A total of 90,000 automotive technicians will be required to provide sufficient workforce to service the volume of zero emissions vehicles predicted to be on UK roads by 2030 according to the Institute of the Motor Industry.
However, the professional body is predicting that while the automotive sector is working hard to retrain because of the accelerated adoption of EV, there will be a shortfall of 35,700 technicians by 2030, with 2026 marking the point at which the skills gap will materialise.
The IMI is repeating its plea for the government to commit funding to support EV skills training.
It is suggesting a £15m boost would play a critical role, contributing towards training for up to 75,000 technicians.
Steve Nash, CEO of the Institute of the Motor Industry said, “Once the charging network is fit for purpose, combined with EVs becoming more financially accessible, the next big challenge will be how to ensure we have a workforce adequately qualified to provide the essential servicing, maintenance and repair to keep these vehicles safe on the roads.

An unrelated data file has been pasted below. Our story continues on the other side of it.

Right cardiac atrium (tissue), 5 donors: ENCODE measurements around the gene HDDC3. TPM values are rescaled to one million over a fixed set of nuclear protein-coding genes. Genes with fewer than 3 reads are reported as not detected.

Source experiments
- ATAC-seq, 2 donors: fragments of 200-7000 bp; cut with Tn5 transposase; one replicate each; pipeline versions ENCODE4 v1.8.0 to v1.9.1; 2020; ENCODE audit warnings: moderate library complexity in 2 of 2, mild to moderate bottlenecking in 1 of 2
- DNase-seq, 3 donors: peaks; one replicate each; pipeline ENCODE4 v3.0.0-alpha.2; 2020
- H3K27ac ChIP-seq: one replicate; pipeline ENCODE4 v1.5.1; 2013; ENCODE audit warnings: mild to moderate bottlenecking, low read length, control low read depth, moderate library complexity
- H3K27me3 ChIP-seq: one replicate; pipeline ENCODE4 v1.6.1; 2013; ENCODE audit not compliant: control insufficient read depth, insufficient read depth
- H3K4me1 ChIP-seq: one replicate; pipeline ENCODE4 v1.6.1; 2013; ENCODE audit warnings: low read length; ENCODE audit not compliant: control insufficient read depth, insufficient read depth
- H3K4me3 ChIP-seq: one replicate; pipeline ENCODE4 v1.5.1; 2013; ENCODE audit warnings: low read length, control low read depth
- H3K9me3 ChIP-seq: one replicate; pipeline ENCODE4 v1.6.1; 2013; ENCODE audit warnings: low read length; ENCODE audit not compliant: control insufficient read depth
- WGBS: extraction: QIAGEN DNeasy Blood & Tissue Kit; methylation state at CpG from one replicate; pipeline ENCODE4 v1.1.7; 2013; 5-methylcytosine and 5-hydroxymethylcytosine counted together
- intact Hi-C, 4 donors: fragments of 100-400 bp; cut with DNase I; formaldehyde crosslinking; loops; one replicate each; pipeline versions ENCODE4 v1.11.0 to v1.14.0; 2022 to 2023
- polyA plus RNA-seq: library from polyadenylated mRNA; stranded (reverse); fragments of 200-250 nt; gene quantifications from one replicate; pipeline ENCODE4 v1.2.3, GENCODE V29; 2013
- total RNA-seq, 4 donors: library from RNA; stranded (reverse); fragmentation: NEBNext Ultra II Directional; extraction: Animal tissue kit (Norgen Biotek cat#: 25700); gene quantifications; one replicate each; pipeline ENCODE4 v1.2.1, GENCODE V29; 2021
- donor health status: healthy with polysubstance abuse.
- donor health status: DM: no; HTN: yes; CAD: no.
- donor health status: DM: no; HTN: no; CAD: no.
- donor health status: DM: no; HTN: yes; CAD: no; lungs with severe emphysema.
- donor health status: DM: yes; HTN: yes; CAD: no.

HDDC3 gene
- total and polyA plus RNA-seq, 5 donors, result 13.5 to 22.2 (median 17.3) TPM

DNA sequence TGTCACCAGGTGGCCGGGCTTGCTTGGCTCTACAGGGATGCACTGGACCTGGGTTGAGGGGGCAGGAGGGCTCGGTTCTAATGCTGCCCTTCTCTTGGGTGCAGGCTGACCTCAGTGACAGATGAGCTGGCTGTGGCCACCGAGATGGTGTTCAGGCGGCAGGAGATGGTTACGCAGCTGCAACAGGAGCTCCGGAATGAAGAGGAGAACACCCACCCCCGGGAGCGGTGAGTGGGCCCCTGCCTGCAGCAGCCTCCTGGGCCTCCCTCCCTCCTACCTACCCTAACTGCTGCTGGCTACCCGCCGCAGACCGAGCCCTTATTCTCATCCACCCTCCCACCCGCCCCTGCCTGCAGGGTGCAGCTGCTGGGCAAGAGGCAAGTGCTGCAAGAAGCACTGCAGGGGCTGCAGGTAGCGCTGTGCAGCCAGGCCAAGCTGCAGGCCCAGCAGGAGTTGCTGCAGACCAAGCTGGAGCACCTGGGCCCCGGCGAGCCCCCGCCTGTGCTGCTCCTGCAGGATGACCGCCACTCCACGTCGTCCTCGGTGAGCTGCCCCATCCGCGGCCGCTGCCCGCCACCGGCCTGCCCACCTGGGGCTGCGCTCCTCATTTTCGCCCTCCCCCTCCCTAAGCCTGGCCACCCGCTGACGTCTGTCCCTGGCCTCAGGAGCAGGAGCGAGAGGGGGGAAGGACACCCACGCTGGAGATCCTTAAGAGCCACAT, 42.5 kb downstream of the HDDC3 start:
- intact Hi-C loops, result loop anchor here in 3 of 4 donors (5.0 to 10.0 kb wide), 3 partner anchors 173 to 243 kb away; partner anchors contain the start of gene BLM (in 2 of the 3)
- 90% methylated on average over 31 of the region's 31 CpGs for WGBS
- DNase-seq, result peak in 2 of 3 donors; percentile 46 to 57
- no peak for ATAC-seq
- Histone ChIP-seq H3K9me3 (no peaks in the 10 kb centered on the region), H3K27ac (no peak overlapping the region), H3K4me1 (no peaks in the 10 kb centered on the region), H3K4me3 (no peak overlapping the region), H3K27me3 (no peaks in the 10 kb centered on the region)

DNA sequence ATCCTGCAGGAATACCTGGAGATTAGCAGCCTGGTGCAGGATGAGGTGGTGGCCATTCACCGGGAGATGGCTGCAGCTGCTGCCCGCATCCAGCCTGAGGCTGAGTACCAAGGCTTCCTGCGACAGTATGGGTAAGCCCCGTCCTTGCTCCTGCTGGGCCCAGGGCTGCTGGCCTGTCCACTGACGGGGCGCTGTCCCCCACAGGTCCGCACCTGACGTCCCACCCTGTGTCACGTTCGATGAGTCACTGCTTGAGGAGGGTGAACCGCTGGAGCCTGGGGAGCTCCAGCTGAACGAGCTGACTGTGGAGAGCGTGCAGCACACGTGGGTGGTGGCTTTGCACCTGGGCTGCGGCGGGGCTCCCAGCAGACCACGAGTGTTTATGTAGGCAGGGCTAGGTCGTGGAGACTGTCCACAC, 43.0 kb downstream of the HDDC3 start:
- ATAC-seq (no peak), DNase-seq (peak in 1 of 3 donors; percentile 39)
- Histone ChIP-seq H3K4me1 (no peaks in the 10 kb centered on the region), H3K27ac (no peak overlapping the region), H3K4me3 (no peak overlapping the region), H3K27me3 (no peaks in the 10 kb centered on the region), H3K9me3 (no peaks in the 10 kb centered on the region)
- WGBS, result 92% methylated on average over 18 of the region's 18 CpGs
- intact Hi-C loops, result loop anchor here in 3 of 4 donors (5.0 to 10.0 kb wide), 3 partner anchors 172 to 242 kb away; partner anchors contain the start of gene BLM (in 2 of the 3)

“The current gaping chasm in EV skills not only presents a safety threat for those who may risk working on high voltage vehicle systems without appropriate training and qualifications; it also means the premium on skills could add to costs for motorists, creating another, unnecessary deterrent to the switch to EV.
“The government wants the adoption of EV to continue at a pace – the investment in EV charging needs to be matched by an investment in EV skills training to help employers ensure the workforce is EV-ready and electrified motoring doesn’t come at a premium.”